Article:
The WireGuard website has an installation guide and, of course, there are two options, either compiling from source or installing from packages. A PPA is provided for Ubuntu and you’re also catered for if you’re on Debian, Arch, Fedora, CentOS, OpenSUSE or a number of other distros. There’s a macOS version too, if you’re that way inclined.
WireGuard is more than just a curio despite its active development – it’s generally worth installing and configuring using the provided quick-start walkthrough. With its clever implementation as a simple network interface, extreme performance and minimal attack surface, it may well be the VPN solution of the future.
At the time of writing Wireguard has no built-in way of assigning dynamic IP addresses. This means you could end up using the same IP each time you connect. This can be an advantage, as it means that you won’t be banned for activities carried out by others from your shared IP. For this very reason, many providers actually offer a dedicated IP address for VPNs as an optional paid extra.
Some third party providers can work around this problem. For instance TailScale uses an optimized mesh with Wireguard to bypass the need for Dynamic DNS servers/Firewall ports, adapting to a shifting IP address each time. IVPN has also come up with its own solution to dynamically assign IP addresses whilst using Wireguard.
Shadowsocks isn’t a VPN but provides a similar level of protection. It’s a free and open source internet encryption protocol that allows you to establish a secure connection to a SOCKS5 proxy server.
This has the effect of hiding your real IP address and encrypting your web traffic in a similar way to a VPN. However, Shadowsocks also works to disguise your encrypted data as regular HTTPS web traffic, making it extremely difficult for anyone with access to your connection records to know you’re doing anything unusual. This is particularly useful in countries which restrict the use of VPNs or ban them altogether through using advanced monitoring techniques like DPI (Deep Packet Inspection).
Shadowsocks can also be used with Wireguard to conceal your VPN traffic. The source code is freely available on GitHub and has been compiled for use with Linux, macOS, Windows and Android.
What if, rather than ‘rolling’ your own VPN solution, you’d prefer to simply sign up for a hosted service? You could do a lot worse than VyprVPN from Golden Frog, touted as ‘the world’s most powerful VPN’.
What does VyprVPN bring to the table? You’ll get fast VPN speeds, 70+ global locations served by over 700 servers and 200,000 IP addresses, easy to use apps for a huge range of devices, and a clever cloaking technology called Chameleon – the real reason for considering VyprVPN.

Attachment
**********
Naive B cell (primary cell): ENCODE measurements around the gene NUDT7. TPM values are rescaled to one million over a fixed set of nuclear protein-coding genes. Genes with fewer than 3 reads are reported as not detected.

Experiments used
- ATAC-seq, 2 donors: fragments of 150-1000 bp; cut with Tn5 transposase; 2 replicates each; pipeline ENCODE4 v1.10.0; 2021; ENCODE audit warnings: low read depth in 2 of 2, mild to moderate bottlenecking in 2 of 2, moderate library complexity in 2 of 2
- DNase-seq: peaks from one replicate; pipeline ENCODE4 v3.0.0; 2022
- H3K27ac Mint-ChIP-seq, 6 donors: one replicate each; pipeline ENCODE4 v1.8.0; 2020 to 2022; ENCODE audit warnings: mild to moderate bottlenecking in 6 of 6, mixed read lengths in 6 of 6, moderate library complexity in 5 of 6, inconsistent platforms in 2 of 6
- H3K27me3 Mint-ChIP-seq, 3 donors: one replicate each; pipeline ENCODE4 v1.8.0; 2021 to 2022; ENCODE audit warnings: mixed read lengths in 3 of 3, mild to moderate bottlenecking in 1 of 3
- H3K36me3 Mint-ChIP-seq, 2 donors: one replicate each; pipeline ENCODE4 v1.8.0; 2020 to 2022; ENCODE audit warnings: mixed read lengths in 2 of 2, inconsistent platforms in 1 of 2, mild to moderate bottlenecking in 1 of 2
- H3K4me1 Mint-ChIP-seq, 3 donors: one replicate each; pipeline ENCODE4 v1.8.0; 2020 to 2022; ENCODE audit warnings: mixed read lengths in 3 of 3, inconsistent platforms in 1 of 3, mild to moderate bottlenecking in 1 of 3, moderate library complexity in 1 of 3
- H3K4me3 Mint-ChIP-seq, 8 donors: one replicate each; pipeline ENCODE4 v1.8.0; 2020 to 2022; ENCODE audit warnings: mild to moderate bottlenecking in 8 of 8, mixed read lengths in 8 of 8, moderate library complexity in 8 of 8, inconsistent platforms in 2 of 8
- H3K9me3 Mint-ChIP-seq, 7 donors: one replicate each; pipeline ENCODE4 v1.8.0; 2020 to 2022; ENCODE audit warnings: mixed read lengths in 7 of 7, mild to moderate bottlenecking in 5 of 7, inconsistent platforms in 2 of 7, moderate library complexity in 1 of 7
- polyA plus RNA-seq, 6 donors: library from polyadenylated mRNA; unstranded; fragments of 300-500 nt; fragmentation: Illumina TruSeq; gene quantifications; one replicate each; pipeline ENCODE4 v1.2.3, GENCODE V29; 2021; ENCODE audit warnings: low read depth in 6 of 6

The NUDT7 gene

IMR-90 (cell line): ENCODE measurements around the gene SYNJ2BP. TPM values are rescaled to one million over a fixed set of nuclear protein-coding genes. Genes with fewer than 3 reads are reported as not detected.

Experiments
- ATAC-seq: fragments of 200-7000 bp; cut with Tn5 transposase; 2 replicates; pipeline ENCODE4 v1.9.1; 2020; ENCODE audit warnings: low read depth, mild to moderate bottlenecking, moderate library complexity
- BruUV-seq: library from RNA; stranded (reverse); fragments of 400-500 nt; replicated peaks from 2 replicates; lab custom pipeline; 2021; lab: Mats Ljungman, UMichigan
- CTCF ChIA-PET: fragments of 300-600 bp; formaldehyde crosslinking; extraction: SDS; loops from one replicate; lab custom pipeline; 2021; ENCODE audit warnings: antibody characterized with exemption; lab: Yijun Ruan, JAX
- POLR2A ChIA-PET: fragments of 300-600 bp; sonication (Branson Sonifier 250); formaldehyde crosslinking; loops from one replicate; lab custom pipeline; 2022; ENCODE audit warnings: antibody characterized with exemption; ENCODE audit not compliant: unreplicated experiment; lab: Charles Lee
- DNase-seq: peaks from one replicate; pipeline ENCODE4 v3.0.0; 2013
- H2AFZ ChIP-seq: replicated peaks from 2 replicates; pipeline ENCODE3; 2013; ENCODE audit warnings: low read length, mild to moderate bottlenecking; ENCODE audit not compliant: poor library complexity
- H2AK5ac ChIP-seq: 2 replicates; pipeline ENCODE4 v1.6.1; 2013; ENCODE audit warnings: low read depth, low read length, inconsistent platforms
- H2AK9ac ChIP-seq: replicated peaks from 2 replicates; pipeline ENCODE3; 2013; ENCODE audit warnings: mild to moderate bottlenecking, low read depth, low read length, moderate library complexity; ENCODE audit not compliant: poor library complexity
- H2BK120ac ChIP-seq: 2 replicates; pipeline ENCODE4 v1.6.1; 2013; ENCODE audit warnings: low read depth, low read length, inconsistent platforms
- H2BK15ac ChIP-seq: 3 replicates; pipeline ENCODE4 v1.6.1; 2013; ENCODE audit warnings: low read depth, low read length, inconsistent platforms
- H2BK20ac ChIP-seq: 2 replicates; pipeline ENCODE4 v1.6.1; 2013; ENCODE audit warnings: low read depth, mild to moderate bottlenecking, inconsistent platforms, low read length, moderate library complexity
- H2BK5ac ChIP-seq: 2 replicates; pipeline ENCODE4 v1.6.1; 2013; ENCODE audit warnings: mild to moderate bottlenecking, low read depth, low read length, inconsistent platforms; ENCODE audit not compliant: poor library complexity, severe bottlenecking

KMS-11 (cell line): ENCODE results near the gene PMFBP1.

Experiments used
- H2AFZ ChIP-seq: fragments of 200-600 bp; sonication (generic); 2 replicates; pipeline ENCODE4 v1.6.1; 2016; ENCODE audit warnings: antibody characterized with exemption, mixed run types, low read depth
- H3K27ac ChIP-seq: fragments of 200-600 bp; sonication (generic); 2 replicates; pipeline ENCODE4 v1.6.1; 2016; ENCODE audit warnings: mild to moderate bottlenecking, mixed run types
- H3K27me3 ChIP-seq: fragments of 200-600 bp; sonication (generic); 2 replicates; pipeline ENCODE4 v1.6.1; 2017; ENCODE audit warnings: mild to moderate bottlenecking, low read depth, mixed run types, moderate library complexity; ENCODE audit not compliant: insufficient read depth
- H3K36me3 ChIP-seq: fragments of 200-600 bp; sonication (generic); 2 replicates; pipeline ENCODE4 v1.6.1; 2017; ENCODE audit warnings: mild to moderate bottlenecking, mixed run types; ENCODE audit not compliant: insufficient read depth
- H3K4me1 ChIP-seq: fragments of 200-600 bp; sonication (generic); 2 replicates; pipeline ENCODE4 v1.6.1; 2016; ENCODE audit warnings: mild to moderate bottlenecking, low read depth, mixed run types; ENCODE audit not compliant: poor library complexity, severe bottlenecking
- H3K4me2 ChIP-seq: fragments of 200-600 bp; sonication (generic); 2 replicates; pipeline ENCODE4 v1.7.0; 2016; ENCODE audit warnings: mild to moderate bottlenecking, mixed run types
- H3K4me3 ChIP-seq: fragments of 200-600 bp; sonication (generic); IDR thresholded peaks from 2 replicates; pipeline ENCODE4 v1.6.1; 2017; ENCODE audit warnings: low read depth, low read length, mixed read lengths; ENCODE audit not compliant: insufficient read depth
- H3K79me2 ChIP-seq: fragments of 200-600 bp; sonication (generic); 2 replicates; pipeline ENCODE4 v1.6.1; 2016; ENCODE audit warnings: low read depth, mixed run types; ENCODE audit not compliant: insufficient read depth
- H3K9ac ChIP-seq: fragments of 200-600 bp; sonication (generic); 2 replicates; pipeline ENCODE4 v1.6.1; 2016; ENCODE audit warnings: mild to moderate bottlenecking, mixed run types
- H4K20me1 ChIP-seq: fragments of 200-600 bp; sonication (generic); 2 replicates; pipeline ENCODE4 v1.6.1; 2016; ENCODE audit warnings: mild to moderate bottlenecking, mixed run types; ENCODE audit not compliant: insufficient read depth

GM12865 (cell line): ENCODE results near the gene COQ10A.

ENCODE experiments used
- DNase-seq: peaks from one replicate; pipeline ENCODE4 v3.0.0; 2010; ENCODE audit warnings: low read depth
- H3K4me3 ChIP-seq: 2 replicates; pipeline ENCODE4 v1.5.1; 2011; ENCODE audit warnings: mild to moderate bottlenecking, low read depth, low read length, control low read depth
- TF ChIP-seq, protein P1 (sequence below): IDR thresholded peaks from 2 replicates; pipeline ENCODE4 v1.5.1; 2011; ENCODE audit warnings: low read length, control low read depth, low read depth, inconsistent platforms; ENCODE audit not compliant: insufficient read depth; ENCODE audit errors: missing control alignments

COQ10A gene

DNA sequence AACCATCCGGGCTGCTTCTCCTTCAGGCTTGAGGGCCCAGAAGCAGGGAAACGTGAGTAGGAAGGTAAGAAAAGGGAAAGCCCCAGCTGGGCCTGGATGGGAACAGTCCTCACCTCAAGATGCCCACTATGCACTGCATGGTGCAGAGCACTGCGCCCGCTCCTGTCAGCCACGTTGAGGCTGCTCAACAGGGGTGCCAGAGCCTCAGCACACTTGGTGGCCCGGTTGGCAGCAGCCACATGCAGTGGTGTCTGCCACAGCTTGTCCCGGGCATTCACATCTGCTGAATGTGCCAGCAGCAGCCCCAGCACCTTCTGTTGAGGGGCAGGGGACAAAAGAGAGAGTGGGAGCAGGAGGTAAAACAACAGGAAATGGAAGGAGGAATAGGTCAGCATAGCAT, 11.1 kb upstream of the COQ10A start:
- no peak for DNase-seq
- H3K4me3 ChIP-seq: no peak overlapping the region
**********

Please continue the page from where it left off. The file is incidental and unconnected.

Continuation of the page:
What don’t you get? You don’t get an end-to-end open source solution, although Golden Frog asserts that it doesn’t use third-party providers at all, and that it owns and manages 100% of its hardware, software and network so your privacy is protected from end-to-end.
Behind the scenes, VyprVPN is based on Ubuntu servers and a huge open source stack including OpenVPN, strongSwan, Nginx, OpenSSL, Python and much more. The closed source part of the system is mostly what brings it all together – the web interfaces, clients, APIs etc. Golden Frog estimates that just 0.7% of its software stack is closed source software.
VyprVPNs Chameleon feature is closed source but is also a very compelling argument for using the service. Based on OpenVPN, Chameleon takes the packets that are going to be sent over the network and adds an obfuscation layer which is designed to defeat Deep Packet Inspection (that troublesome tool which enabled provider packet shaping).
And here’s the thing – it works beautifully. Whereas other VPN methods have struggled amongst particularly aggressive providers, Chameleon has performed admirably. If this feature is a key priority for your needs, VyprVPN may well be the best solution for you.
As a Linux user, you may only want to use free and open source software but consider that by having a commercial backer, VyprVPN can afford to employ coders to constantly review the safety of their Chameleon feature. Open source software also isn’t immune to security vulnerabilities.
The bottom line
Using a VPN is essential to stay safe, geo-spoof, and protect your identity online. If you’re an experienced Linux user, you also may well be more comfortable with taking a “do it yourself” approach to installing your own VPN client software and setting up your own VPN server. This means extra work but provided you’re using FOSS (free and open source software) and manage your own server, there’s no need to place your trust in third parties.
Take some time to think about the primary purpose for your VPN, such as streaming online shows or protecting your privacy. This will help you to decide on the best provider for you.